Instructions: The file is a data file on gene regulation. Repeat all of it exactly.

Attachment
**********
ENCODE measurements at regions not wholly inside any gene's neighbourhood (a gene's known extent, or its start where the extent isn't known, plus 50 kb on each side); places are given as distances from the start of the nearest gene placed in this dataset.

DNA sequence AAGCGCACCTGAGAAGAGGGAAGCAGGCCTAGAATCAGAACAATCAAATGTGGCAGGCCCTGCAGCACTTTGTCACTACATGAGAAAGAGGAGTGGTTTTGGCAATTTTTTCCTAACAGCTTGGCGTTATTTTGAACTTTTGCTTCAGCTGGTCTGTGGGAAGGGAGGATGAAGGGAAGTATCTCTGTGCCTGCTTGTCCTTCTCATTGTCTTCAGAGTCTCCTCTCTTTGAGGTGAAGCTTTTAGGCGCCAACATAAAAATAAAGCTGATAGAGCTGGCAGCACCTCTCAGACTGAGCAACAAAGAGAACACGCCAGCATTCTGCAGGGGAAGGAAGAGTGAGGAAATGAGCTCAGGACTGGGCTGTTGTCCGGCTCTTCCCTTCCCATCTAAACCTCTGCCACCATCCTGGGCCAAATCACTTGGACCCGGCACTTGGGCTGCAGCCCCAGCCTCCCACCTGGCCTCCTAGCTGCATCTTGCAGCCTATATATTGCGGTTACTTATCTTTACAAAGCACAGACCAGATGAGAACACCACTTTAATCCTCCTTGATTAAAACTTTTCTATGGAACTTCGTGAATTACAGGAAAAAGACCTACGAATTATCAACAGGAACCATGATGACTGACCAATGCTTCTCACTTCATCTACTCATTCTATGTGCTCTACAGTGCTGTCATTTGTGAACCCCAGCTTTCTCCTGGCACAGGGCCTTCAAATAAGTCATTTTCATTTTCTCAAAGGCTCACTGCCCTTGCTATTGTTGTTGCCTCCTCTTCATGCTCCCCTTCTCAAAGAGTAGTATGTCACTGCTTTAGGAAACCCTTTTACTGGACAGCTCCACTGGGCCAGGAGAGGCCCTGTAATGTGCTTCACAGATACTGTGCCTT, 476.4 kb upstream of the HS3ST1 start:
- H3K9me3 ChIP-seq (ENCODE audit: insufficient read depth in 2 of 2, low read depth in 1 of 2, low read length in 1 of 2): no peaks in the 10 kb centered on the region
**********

ENCODE measurements at regions not wholly inside any gene's neighbourhood (a gene's known extent, or its start where the extent isn't known, plus 50 kb on each side); places are given as distances from the start of the nearest gene placed in this dataset.

DNA sequence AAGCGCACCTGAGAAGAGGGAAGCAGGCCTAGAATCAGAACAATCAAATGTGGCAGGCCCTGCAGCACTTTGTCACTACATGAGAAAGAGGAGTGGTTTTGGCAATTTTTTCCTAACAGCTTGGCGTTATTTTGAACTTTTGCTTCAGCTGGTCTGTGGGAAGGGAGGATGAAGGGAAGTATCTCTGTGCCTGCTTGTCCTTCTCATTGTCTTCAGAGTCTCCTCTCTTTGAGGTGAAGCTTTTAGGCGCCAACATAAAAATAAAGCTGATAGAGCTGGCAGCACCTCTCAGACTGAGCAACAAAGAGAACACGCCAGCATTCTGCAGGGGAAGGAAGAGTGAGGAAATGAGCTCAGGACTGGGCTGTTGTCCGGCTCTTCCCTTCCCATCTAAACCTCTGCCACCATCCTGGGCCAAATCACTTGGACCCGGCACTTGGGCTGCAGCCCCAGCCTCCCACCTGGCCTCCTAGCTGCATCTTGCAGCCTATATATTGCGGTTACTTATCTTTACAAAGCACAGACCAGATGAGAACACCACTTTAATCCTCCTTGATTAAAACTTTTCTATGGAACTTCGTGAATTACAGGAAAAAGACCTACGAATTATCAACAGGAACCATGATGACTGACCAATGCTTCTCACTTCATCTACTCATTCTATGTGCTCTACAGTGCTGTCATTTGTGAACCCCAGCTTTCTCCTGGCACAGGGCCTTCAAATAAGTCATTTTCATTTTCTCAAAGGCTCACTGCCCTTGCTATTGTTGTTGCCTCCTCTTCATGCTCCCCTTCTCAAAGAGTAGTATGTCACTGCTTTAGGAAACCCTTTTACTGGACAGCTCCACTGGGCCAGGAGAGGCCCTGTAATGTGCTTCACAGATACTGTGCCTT, 476.4 kb upstream of the HS3ST1 start:
- H3K9me3 ChIP-seq (ENCODE audit: insufficient read depth in 2 of 2, low read depth in 1 of 2, low read length in 1 of 2): no peaks in the 10 kb centered on the region